Stuart painted George Washington in a series of iconic portraits, each of them leading in turn to a demand for copies and keeping Stuart busy and highly paid for years.[20] The most famous and celebrated of these likenesses, known as The Athenaeum, is currently portrayed on the United States one dollar bill. Stuart, along with his daughters, painted a total of 130 reproductions of The Athenaeum. However, Stuart never completed the original version; after finishing Washington's face, the artist kept the original version to make the copies.[21] He sold up to 70 of his reproductions for a price of US$100 each, but the original portrait was left unfinished at the time of Stuart's death in 1828.[21] The painting was jointly purchased by the National Portrait Gallery and Museum of Fine Arts, Boston in 1980, and in late 2014 was on display in the National Portrait Gallery in Washington, D.C.[22][23]

Another celebrated image of Washington is the Lansdowne portrait, a large portrait with one version hanging in the East Room of the White House. During the burning of Washington by British troops in the War of 1812, this painting was saved through the intervention of First Lady Dolley Madison and Paul Jennings, one of President James Madison's slaves. Four versions of the portrait are attributed to Stuart,[24] and additional copies were painted by other artists for display in U.S. government buildings.[25] In 1803, Stuart opened a studio in Washington, D. C.[26]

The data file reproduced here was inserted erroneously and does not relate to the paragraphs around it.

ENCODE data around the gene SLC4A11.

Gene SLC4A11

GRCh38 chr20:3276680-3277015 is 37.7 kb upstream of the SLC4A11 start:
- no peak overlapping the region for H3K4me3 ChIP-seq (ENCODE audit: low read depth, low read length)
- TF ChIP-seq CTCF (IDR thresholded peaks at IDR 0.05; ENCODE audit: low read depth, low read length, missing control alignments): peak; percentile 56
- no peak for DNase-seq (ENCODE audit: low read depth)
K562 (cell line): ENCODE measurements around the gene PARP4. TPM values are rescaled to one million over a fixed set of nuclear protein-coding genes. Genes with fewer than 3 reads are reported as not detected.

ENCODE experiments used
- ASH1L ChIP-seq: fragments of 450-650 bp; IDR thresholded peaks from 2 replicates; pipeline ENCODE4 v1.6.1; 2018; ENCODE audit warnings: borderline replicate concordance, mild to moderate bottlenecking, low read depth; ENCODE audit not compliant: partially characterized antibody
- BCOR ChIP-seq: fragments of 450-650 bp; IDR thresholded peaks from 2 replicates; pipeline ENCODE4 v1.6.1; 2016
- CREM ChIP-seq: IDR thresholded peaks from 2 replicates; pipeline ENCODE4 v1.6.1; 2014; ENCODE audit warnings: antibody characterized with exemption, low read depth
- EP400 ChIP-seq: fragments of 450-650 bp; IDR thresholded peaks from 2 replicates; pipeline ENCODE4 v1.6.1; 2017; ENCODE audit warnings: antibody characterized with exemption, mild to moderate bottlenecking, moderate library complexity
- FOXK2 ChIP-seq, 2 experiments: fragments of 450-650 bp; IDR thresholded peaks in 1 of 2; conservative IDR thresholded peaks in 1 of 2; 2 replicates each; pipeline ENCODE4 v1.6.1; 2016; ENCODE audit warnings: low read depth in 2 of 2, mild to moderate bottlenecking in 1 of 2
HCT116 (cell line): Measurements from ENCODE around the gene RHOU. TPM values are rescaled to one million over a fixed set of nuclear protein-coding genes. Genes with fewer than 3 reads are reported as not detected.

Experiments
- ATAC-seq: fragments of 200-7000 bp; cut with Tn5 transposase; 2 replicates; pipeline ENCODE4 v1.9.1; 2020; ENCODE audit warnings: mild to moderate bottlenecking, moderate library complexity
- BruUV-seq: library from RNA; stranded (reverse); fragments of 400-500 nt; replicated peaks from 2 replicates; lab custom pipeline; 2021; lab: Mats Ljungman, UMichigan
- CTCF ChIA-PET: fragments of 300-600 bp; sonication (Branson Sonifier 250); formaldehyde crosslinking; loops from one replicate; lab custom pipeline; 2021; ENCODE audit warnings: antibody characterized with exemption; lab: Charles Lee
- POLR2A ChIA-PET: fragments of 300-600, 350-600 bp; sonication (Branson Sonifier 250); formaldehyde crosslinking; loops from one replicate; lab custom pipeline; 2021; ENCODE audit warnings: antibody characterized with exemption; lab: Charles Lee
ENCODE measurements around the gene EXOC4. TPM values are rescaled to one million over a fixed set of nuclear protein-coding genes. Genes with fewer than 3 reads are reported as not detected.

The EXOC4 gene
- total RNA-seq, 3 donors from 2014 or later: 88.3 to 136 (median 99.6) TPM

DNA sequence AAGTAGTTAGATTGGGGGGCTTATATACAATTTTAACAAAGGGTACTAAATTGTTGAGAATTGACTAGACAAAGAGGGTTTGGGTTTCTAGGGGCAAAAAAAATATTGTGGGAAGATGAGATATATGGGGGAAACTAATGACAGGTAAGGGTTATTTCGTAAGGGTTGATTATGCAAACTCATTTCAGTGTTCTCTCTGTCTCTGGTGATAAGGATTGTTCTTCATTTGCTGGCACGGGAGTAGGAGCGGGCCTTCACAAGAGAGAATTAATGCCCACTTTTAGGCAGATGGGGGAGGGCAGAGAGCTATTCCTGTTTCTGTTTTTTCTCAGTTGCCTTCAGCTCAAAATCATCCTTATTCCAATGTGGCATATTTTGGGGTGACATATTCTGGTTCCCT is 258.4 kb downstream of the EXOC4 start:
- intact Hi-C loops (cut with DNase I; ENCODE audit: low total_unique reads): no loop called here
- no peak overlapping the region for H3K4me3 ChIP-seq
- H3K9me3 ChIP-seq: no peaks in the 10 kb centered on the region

Boston, 1805–1828

Stuart moved to Boston in 1805, continuing in critical acclaim and financial troubles. He lived on Devonshire Street.[27] He exhibited works locally at Doggett's Repository[28] and Julien Hall.[29] He was sought out for advice by other artists such as John Trumbull, Thomas Sully, Washington Allston, and John Vanderlyn.[15] In 1824 he suffered a stroke, which left him partially paralyzed. Nevertheless, Stuart continued to paint for two years until his death in Boston on July 9, 1828, at the age of 72.[30] He was buried in the Old South Burial Ground of the Boston Common. As Stuart left his family deeply in debt, his wife and daughters were unable to purchase a grave site. Stuart was therefore buried in an unmarked grave which was purchased cheaply from Benjamin Howland, a local carpenter.[31]

In an effort to provide financial aid Stuart's family, the Boston Athenæum held a benefit exhibition of his works in August 1828. Over 250 portraits were lent for this critically acclaimed and well subscribed exhibition. This also marked the first public showing of Stuart's unfinished 1796 Athenæum Head portrait of Washington.[32]

When Stuart's family recovered from their financial troubles roughly ten years later, they planned to move his body to a family cemetery in Newport, Rhode Island. However, since his family could not remember the exact location of Stuart's body, it was never moved.[33]